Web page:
How to measure corner windows for drapery rod / curtain rod
By Matt Miller of ironhardware.com and irondraperyrods.com
This is a simple task, and the rules are not set in stone. If they were, no two designers would completely agree on them anyways. So, armed with a few basic guidelines, your own personal tastes, and some pictures from our design ideas, you can do a wonderful job of covering any window or group of windows.
How to measure windows for Corner Drapery Rods, Simple version:
Put the end of the tape measure into the corner of the room and measure past the window to the point where you want the rod to end and the finial to begin. Be sure to add enough on the side so that the drapes will block the light around the side of the window, and allow the drape to slide sufficiently off of the window when they are opened. Now do the same thing in the other direction for the other window. These measurements are the measurements we want. Do not subtract or add anything, we will do the math for the projection of the rod. Now make sure you have room beyond these measurements for the drapery rod finials you like, and you are ready to order your rods. Call 1-800-549-9754, or go to ironhardware.com and order them online.
Extended version with FAQ, details, and measuring tips:
Larger windows require more drapery rod width because typically you will put more Drapery fabric on a larger window, and that requires more stacking width, and therefore more drapery rod width.
Hang the drapery high enough so it covers the top of the window by at least a few inches if possible. If you are using tab tops, tie tops, or clip rings, which will drop your drapery down a few inches below the rod, move the rod up a bit to compensate. If you want a taller, more vertical or palatial look, you might want to hang the draperies a little higher, or even from floor to ceiling. If you are using ready made draperies, check to see what sizes are available, and decide on the rod height accordingly. Most ready made drapery panels are available in 84" length to cover the most common doors and windows which are around 80" high. It is not uncommon to use an 84" drapery panel on a 48" high window. This will give you a uniform look if you have patio doors or sliders in the same room using 84" drapery panels.
If you are concerned with dust, water or Early California ranch style grunge on the floor, you may want to stay off the floor a bit with the drapery but it is not uncommon for the drapery to puddle on the floor for a lavish look.
How much space do I need to stack my drapes off the window?
This is the million dollar question, and probably the most frequently asked. "Stacking width" is the width of your drape when it is pulled back off of the window, or when the drapes are pulled open. Chances are that your drapes will be open more than they are closed, and you will achieve a nicer look if you don't try to stack the drapes too tightly when they are open, so allow plenty of room for the drapes to stack nicely, and measure accordingly to accommodate the drapes at the sides of the window. More fabric requires more stacking width, and pocket drapes require more stacking width than draperies on rings or tab tops. And by the way, rings slide much better than pockets or tabs.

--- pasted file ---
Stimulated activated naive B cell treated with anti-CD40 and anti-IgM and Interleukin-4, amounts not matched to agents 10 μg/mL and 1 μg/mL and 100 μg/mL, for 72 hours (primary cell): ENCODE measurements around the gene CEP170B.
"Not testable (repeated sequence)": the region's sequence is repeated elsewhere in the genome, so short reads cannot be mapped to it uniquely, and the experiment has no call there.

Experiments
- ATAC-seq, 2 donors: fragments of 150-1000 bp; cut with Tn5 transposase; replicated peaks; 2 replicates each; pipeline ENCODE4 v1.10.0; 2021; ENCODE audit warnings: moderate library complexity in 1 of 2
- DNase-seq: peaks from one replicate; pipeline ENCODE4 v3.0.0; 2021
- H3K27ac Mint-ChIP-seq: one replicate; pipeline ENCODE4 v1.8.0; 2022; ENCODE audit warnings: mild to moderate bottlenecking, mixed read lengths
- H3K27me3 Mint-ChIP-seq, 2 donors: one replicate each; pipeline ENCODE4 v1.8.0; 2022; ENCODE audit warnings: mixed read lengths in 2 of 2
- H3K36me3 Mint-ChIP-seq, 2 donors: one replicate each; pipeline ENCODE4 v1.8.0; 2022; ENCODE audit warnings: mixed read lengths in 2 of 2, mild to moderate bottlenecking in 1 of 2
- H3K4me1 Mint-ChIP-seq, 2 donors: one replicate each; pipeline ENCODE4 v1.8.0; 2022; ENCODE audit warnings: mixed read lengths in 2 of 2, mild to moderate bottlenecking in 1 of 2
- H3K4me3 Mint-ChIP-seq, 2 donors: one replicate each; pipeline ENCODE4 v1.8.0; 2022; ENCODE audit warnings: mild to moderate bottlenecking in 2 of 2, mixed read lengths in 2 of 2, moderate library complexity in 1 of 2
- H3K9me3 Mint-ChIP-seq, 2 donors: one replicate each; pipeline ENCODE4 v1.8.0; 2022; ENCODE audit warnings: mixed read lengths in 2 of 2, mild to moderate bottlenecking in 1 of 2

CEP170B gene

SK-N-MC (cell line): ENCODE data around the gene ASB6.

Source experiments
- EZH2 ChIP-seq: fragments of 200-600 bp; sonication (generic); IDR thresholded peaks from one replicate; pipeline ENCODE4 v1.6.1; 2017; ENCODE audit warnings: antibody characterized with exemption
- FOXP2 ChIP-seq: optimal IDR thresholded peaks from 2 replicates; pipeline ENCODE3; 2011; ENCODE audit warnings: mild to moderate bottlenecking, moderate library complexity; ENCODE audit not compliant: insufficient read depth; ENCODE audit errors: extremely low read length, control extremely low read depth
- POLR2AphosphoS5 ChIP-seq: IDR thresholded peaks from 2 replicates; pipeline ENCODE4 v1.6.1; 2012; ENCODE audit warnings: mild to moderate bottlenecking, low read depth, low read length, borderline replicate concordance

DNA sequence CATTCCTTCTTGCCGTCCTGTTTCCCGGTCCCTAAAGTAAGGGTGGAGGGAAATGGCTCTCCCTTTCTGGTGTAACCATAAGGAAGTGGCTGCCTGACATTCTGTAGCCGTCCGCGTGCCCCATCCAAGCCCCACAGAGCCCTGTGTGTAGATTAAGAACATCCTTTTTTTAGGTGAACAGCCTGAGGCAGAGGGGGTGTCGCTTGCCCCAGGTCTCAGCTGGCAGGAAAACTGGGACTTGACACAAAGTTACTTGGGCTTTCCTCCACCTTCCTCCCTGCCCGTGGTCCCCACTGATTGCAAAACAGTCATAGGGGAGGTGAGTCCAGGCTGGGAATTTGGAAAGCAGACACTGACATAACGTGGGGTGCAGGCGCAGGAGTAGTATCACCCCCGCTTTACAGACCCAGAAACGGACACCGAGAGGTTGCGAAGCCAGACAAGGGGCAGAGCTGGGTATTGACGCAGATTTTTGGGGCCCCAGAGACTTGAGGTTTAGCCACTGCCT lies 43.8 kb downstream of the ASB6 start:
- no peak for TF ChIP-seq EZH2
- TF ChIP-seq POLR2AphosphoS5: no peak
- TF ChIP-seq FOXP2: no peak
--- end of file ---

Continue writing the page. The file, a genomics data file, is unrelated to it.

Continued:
Do I need to clear the window when the drapes are opened?
Not necessarily. While it is practical to get the draperies out of the way of a slider or patio door, at some of your windows space may be an issue, or perhaps you don't care for the view out of a particular window, or maybe you want to soften the edge of the window with a few inches of drapery fabric, or use tie backs for a swept back look. It is not necessary to clear the window when the drapes are opened.
Rod height, How will I hang my drapes on the Drapery rods?
Tab tops, tie tops, or clip rings will create 1" to 6" of space between the drapes and the drapery rod, for a more country or casual look. Eyelet rings will put the drapes about a half inch below the drapery rod, for a nicely finished or formal look, and pocket drapes put the drapery on the rod. This look can lend itself to formal or informal settings. Simply adjust the drapery rod height accordingly to make sure the drapery covers the top of the window. It usually looks good to go a little higher than lower. And by the way, rings slide much better than tabs or pockets. Grommets are a look that is currently "in" for some situations but grommets don't slide real well
Which direction to draw the drapery?
You may want to open the drapery all to one side for a number of reasons, because of foot traffic at a patio door or slider, or perhaps you have a wall with two big windows, and for visual impact you want to pull both draperies out and into the corners of the room with tie backs, medallions, or ball posts with tassels. It is usually helpful to look at the room as a big picture.
Should I group my windows and use one rod for multiple windows?
Often, windows are set in groups with little space between them. Instead of trying to crowd finials and stacks of draperies in between each window, look at the whole wall for different possibilities. It is not uncommon to span the whole group of windows with one drapery rod , and group your drapery stacks between the windows and/or to the sides of the group.